Hindustan Unilever and Nestle plan to selectively increase prices of their products to take into account higher crude oil and petrol costs, the rupee’s depreciation against the dollar and more expensive commodities such as wheat.“If crude remains where it is and if the rupee has depreciated, of course there are headwinds as far as costs are concerned,” Sanjiv Mehta, chairman of consumer goods giant HUL, told ET on Wednesday on the sidelines of the 45th national management convention of the AIMA. “There will be some price increases, though we will keep the price-value equation intact.” Suresh Narayanan, chairman of Nestle India, the country’s biggest packaged foods maker, also said price increases are on the cards. “Headwinds on commodities have already started and with the combination of the depreciating rupee and spiralling oil prices, we would take up prices
Domino EffectHeadwinds on commodities have started... we would take up prices selectively in some categories
chairman, NestleThere will be some price increases, though we will keep the price-value equation intact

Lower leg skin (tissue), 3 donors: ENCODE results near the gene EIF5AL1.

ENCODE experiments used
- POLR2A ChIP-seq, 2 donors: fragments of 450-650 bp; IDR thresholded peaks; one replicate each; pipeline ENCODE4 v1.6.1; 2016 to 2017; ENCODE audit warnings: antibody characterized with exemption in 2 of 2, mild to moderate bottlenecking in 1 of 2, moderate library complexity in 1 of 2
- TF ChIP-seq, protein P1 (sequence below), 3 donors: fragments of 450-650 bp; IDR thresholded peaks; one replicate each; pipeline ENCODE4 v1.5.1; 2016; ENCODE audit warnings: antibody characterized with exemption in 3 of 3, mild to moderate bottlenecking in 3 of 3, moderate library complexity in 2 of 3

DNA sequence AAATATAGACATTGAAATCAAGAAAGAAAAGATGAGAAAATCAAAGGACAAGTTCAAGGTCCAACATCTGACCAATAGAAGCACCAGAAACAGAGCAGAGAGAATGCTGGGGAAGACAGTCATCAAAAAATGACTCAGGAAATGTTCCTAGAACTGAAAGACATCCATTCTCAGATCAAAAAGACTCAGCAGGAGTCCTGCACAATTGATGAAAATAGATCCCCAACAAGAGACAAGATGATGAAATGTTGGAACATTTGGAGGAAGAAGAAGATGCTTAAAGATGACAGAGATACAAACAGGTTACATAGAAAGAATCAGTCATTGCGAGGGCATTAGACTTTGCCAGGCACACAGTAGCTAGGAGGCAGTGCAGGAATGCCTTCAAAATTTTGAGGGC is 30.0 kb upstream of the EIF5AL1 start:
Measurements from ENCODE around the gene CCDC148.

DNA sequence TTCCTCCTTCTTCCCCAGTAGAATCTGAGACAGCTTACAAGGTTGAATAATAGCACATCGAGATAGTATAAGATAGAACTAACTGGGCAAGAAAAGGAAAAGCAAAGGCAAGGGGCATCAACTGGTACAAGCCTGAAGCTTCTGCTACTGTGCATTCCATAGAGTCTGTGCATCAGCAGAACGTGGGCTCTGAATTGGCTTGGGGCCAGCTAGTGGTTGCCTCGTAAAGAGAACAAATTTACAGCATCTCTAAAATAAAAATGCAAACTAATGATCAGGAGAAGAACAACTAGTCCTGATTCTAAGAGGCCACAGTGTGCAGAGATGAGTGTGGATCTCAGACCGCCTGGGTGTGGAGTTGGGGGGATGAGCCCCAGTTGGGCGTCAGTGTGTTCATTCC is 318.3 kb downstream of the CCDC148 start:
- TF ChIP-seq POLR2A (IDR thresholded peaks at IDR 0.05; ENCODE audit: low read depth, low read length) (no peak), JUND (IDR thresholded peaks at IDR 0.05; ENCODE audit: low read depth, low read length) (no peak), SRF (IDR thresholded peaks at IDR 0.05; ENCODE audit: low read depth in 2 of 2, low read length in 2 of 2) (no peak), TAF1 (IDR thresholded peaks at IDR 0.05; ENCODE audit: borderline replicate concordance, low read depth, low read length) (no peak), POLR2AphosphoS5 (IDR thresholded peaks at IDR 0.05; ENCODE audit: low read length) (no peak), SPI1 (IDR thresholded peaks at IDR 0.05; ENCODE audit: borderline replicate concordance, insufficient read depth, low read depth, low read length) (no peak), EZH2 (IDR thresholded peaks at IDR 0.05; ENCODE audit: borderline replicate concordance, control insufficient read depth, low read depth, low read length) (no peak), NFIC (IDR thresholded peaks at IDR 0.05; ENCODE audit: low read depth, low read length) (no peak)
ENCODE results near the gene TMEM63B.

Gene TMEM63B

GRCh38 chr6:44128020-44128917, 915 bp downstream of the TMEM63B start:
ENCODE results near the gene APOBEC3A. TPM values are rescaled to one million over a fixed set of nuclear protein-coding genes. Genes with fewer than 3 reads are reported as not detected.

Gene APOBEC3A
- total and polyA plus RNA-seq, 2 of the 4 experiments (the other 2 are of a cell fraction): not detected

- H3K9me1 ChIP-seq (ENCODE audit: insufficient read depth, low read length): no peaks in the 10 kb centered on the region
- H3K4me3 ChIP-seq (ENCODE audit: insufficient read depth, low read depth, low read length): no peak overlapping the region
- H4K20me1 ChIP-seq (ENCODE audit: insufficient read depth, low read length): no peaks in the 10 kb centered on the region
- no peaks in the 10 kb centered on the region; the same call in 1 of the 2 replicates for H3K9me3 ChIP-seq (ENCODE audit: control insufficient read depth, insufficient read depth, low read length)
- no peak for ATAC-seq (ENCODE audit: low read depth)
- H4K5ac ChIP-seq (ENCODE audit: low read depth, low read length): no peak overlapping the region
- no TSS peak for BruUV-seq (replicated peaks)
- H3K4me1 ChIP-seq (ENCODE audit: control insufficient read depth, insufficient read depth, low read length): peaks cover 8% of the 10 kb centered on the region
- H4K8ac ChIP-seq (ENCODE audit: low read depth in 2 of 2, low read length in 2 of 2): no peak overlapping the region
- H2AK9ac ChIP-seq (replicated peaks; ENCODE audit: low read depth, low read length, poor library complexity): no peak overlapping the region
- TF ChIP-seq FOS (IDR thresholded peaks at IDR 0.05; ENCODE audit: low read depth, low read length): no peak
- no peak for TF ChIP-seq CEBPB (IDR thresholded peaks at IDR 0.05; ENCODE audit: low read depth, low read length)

chairman, HULselectively in some categories,” Narayanan told a media roundtable at the company’s headquarters in Gurugram. Nestle India’s logistics providers, too, are looking to renegotiate rates after record high petrol and diesel prices. Mehta declined to comment on when and by how much prices would increase.
“We don’t indicate pricing guidance. Price increases wouldnot be based on a one-to-one correlation with input costs and we will keep the price-value equation intact. We are always circumspect when it comes to a pricing decision,” he said. Mehta said HUL had dropped prices in November after the Goods & Services Tax was introduced last year and an increase in prices now would likely not hurt consumers.
“Even if the price goes up now because of input costs and the devaluation of the rupee, we believe the consumer will be cushioned,” he said. ET reported in its September 7 edition that prices of daily consumption products would increase by about 5% starting in the third quarter, citing companies such as Britannia and Parle Products. The impact of the minimum support price — guaranteed by the government to farmers for their produce — has been in the range of 10-12% and is in itself steep, the companies said. However, the companies said they will not pass on the entire burden to consumers because it could hamper growth.“We will try and ensure that price increases are selective and growth doesn’t get impacted,” Narayanan said.
On the consumption outlook given the inflationary environment, Mehta said: “Market consumption does not change overnight. Definitely the market bottomed out when we saw a period when we had two consecutive years of drought to now, when volume growth has moved up.”